Learner Centred Approach for Global Leadership in Management Education

Learner Centred Approach for Global Leadership in Management Education

Neeta Baporikar (HP-GSB, Namibia University of Science and Technology, Namibia)
Copyright: © 2017 |Pages: 19
DOI: 10.4018/978-1-5225-1013-0.ch010
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Abstract

Management education institutions world over are adopting learner centred approaches with a hope to enhance the effectiveness of teaching learning process and also ensure management education fulfils its role of creating leaders who are global players on a sustainable basis. However, the evidence supporting these is tangential. Even the proof illustrating improvement in student learning through use of these approaches is still questioned. Through exhaustive literature review and grounded theory approach this chapter investigates the learner centred approach - teaching nexus and reflects on the use of them to enhance student learning in this globalized knowledge society. The critical review of the learner centred approaches for better understanding to adopt appropriate strategies by management educators is also delved. This is hoped to enhance the value of management education which is vital in this turbulent world and pressures from knowledge driven economies.
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Background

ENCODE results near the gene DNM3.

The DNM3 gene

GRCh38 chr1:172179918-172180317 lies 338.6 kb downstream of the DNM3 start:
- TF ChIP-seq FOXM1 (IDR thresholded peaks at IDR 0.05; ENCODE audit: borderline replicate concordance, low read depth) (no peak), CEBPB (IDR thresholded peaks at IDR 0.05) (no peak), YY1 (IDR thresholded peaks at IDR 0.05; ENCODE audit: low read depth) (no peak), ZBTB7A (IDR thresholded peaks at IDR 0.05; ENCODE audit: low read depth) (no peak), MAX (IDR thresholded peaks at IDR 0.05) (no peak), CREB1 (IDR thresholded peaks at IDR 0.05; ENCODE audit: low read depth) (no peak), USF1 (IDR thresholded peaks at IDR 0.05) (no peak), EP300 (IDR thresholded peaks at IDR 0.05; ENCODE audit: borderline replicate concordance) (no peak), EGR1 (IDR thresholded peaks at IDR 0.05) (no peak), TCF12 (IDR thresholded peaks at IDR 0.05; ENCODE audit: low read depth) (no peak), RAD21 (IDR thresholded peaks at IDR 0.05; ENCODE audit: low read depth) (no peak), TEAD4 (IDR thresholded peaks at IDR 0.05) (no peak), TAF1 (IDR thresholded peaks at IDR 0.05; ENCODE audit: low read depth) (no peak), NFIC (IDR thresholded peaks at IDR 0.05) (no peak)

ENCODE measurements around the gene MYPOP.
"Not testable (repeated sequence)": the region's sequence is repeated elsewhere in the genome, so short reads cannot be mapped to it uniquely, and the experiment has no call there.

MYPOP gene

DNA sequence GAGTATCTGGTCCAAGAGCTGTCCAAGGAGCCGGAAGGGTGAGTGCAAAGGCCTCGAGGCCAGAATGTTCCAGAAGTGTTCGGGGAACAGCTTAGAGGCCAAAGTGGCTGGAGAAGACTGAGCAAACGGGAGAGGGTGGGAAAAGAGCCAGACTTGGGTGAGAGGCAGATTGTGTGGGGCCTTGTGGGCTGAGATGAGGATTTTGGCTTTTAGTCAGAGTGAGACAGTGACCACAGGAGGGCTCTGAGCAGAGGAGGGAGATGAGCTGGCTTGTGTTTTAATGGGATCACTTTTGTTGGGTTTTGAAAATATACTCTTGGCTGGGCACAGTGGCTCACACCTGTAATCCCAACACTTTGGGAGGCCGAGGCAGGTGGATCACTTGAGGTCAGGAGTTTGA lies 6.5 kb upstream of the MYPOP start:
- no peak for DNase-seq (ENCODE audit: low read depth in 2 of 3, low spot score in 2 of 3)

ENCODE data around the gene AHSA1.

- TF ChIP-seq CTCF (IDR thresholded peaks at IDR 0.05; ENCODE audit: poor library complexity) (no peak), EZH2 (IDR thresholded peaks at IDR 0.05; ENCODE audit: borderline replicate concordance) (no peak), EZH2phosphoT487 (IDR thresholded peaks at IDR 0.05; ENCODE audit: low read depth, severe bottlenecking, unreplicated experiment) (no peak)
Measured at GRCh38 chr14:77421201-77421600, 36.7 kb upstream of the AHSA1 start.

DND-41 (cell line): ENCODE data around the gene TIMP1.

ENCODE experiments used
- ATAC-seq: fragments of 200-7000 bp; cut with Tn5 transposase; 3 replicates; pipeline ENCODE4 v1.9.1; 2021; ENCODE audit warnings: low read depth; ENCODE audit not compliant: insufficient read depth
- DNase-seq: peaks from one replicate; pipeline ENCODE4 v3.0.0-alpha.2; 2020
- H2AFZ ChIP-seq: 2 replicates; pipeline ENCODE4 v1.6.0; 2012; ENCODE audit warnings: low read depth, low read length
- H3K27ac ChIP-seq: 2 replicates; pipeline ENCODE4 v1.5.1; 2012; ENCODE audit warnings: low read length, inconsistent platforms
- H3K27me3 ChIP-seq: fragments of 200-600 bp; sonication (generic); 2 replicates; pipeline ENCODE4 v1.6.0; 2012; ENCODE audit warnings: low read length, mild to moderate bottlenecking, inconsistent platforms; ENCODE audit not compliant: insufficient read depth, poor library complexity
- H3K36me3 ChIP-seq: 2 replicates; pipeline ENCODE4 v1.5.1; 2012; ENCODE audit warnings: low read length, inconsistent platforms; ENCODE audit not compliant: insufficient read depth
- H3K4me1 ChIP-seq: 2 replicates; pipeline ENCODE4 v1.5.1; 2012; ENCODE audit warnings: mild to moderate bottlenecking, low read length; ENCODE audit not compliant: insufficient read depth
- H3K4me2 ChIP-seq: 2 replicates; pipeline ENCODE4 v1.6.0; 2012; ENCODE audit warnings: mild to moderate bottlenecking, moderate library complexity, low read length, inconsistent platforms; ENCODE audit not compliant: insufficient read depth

The use of learner centre approach also referred to as student centred approach in management education is emphasized time and again. This approach for learning and teaching brings optimism and opportunity for both learners and educators in education. It liberates both the teacher and the student in the scholarly enterprise by removing traditional boundaries and restrictions to knowledge. However, it also challenges us to consider the best possible approach and the adoption of it so that our students and, more fundamentally, our actions as educators in the process of exploiting these approaches for pedagogical advantage. The term ‘learner centred approach’ is used extensively throughout the educational world; it is the latest in an assortment of terms that have been used to describe the how management education can be made more effective, sustainable and facilitate in creating future leaders. Perhaps by defining - albeit very rapidly - a number of concepts we will be able to outline our position as regards certain recent debates within the field of learning theories. In fact, the very notion of “student/learner-centred learning”, which has enjoyed so much success and which has been seen as one of the central tenets in educational reforms (American Psychological Association, 1997), remains a complex construct and the outcome of various compromises and were we to take all fourteen of the guiding principles of this approach together it would be virtually impossible to be faithful to them all. Rather than highlight, therefore, a homogenous perspective, as that described by Bonk & Cunningham (1998) within a sociocultural or constructivist-social vision, we would prefer to focus on a commitment to the very conception of education: not so much for its novelty, which when all is said and done is perhaps not so innovative, but rather for its efforts to make a break with educational practices based solely on the perspective of the teacher. Indeed, “centring” the approach on the person that has to learn is what education should have always sought to achieve.

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